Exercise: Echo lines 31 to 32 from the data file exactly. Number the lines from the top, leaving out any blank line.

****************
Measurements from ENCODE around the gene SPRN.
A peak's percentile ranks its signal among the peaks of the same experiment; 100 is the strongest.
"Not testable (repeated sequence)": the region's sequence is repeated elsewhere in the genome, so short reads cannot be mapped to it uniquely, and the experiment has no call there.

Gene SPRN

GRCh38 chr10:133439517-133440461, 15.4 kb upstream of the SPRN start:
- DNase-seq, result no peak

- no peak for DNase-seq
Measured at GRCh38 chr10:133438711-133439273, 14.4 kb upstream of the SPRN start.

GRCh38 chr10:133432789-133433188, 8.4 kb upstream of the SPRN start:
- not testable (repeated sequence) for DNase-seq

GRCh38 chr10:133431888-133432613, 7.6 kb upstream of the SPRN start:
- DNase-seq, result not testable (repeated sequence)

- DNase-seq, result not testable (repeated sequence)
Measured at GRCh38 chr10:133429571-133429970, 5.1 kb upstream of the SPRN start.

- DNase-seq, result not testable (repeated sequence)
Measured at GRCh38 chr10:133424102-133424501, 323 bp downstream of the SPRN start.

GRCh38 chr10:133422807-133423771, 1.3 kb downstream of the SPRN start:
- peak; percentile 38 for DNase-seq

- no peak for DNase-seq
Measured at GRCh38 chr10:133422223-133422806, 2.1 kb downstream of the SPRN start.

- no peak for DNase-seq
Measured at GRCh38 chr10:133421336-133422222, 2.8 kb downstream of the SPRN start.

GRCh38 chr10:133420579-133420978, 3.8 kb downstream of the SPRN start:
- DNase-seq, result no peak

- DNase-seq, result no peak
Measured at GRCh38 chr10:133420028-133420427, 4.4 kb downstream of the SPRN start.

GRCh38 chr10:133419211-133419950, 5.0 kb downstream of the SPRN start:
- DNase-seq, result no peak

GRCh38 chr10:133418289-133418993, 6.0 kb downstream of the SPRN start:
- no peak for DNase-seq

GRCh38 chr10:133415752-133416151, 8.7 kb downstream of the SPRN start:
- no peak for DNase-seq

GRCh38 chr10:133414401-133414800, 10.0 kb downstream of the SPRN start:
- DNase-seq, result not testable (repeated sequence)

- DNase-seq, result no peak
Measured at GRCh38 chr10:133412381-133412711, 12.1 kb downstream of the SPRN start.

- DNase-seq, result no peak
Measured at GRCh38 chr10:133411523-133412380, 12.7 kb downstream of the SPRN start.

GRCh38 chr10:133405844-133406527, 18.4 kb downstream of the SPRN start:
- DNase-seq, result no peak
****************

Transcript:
GRCh38 chr10:133415752-133416151, 8.7 kb downstream of the SPRN start:
- no peak for DNase-seq